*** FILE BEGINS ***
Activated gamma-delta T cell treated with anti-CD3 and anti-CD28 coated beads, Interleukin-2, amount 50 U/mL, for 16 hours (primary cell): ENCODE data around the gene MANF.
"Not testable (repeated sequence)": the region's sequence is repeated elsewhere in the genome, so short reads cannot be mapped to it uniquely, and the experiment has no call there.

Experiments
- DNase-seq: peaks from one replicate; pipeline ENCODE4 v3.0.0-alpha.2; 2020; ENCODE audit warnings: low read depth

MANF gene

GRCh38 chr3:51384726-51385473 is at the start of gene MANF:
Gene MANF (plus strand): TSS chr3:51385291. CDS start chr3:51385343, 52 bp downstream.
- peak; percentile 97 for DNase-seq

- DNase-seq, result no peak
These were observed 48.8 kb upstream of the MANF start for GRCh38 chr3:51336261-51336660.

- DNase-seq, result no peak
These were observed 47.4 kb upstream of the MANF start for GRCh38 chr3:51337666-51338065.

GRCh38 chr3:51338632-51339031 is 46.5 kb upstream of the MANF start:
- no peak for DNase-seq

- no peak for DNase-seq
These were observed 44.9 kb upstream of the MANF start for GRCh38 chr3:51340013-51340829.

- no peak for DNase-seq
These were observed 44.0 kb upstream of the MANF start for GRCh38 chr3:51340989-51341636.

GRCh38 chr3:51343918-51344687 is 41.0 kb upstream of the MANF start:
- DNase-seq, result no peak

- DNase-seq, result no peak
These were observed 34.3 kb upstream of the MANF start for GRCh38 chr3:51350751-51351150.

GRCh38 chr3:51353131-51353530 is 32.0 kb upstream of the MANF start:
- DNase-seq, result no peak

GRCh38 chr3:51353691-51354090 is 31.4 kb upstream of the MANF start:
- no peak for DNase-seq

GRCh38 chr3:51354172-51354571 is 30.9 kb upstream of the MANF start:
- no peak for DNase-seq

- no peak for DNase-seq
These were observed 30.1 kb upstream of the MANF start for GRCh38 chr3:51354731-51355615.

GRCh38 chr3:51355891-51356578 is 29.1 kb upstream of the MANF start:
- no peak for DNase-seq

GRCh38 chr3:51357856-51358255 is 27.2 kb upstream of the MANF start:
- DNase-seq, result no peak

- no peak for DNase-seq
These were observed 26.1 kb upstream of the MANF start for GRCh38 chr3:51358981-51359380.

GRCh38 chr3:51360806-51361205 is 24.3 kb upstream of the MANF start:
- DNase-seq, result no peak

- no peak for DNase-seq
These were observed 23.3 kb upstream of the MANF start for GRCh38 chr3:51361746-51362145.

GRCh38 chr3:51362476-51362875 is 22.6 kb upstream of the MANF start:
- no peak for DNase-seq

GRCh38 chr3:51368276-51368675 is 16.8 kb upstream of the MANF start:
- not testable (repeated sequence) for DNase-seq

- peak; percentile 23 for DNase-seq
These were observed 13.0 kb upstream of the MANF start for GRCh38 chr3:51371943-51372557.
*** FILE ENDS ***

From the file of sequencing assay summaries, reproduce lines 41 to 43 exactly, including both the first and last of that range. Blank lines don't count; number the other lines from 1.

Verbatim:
GRCh38 chr3:51362476-51362875 is 22.6 kb upstream of the MANF start:
- no peak for DNase-seq

GRCh38 chr3:51368276-51368675 is 16.8 kb upstream of the MANF start: